Tired of covering never-ending education battles over standards, testing, and charter schools, veteran USA Today reporter Greg Toppo set out in search of a fresh story about how children actually learn.
The result is “The Game Believes in You: How Digital Play Can Make Our Children Smarter,” a new book offering a wide-ranging take on the ways classroom teachers and game developers are reinventing school through (mostly) digital games.
“Frankly, I was stunned that this was happening in so many places,” Toppo said in an interview with Education Week.
Unquestionably, use of digital classroom games is on the rise. Nearly three-fourths of K-8 teachers now use such tools for classroom instruction, according to a recent national survey from the Joan Ganz Cooney Center at Sesame Workshop, a New York-based nonprofit that studies digital media use and children. Benefits include increased student engagement, and, in some cases, early evidence of improved student learning.
Not everyone is on board, though; worries about children’s screen time, the quality of the games (both commercial and educational) that often get played, and everything from violence to data privacy still raise the hackles of some.
But Toppo, who is quick to acknowledge that “a lot of what’s out there is trash,” has become a believer.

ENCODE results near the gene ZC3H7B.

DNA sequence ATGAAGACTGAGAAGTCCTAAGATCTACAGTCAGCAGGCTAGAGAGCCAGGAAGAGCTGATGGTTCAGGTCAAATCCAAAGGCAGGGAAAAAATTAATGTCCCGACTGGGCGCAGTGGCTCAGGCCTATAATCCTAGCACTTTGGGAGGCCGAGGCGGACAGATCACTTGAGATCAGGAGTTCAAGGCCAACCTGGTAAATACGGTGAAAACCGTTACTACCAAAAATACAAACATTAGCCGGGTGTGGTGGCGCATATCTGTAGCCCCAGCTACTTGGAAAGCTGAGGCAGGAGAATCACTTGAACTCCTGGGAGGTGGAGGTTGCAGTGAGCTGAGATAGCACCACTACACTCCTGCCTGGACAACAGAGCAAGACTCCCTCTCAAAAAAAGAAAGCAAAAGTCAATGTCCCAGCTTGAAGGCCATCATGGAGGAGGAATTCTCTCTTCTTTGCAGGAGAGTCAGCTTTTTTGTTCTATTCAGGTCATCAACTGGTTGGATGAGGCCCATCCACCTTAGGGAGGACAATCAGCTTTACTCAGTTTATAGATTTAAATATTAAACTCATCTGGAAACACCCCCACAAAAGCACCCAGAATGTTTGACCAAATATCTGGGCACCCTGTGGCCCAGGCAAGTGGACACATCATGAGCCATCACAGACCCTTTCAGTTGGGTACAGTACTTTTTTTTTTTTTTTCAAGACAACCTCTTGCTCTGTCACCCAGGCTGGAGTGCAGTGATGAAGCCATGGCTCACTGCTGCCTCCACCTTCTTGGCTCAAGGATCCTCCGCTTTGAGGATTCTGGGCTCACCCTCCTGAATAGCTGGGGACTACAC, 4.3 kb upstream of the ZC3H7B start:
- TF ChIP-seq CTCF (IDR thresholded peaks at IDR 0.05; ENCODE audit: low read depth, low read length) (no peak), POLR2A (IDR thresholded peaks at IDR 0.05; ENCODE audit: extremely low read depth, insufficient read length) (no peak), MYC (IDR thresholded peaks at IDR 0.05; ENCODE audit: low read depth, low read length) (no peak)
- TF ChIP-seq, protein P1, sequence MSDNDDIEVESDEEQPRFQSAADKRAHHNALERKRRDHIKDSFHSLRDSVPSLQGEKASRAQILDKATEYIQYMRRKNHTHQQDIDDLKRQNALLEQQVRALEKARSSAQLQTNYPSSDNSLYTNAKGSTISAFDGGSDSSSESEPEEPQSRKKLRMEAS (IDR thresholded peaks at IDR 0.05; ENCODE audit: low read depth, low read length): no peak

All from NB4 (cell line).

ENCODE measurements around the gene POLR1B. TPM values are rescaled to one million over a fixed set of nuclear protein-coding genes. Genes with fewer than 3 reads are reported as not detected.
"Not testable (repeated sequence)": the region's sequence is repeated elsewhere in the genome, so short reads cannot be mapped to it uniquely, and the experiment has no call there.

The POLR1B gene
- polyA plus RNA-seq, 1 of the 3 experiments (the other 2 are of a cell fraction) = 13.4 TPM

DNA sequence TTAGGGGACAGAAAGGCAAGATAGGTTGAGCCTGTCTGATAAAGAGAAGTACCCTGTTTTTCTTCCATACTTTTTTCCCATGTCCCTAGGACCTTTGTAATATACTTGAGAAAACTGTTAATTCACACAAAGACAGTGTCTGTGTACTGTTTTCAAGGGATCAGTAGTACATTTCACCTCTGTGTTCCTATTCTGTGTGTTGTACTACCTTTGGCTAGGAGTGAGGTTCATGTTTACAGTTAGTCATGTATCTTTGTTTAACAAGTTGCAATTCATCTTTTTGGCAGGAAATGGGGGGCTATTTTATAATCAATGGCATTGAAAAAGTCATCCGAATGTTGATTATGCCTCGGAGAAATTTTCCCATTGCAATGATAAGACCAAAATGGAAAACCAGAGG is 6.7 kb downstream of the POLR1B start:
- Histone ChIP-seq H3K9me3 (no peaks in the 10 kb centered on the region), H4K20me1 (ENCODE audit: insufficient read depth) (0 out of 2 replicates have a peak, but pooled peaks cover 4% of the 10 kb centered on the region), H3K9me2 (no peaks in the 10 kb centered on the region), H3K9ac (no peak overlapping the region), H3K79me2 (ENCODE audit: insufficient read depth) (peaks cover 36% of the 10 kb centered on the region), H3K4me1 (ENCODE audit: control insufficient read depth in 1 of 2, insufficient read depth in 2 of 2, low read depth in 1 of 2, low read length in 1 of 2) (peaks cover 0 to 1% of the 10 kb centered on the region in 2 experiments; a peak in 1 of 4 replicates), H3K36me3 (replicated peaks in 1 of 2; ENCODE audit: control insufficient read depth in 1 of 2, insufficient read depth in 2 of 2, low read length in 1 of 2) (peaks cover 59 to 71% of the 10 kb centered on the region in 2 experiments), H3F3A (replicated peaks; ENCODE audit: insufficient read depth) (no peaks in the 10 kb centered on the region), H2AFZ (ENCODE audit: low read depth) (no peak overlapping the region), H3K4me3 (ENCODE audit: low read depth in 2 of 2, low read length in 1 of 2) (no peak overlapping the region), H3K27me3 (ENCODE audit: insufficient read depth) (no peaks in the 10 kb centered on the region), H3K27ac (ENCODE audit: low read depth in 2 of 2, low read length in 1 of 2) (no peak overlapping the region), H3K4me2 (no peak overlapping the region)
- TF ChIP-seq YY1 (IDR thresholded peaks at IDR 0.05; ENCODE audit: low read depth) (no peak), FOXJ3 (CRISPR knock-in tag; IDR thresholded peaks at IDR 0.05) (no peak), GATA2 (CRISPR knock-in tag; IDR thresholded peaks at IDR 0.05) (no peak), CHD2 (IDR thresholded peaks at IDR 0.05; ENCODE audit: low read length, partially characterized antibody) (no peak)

In San Jose, Calif., he sat with a 4th grader matter-of-factly tackling complex math problems with the help of an animated penguin. In New York City, he watched a group of 8th graders during their final exam: playing Triple Turbo Ball, a game they had invented that blurred the lines between football, basketball, and soccer. In San Francisco, he played an early version of Throw Trucks With Your Mind!, a game being developed in the hopes of presenting a non-pharmaceutical treatment for ADHD, that rewards players with super powers when they are able to sustain calm and focus (measured through an EEG headset.)
The good stuff, Toppo said, can be transformative.
Below is a transcript of his conversation with Education Week, edited for length and clarity.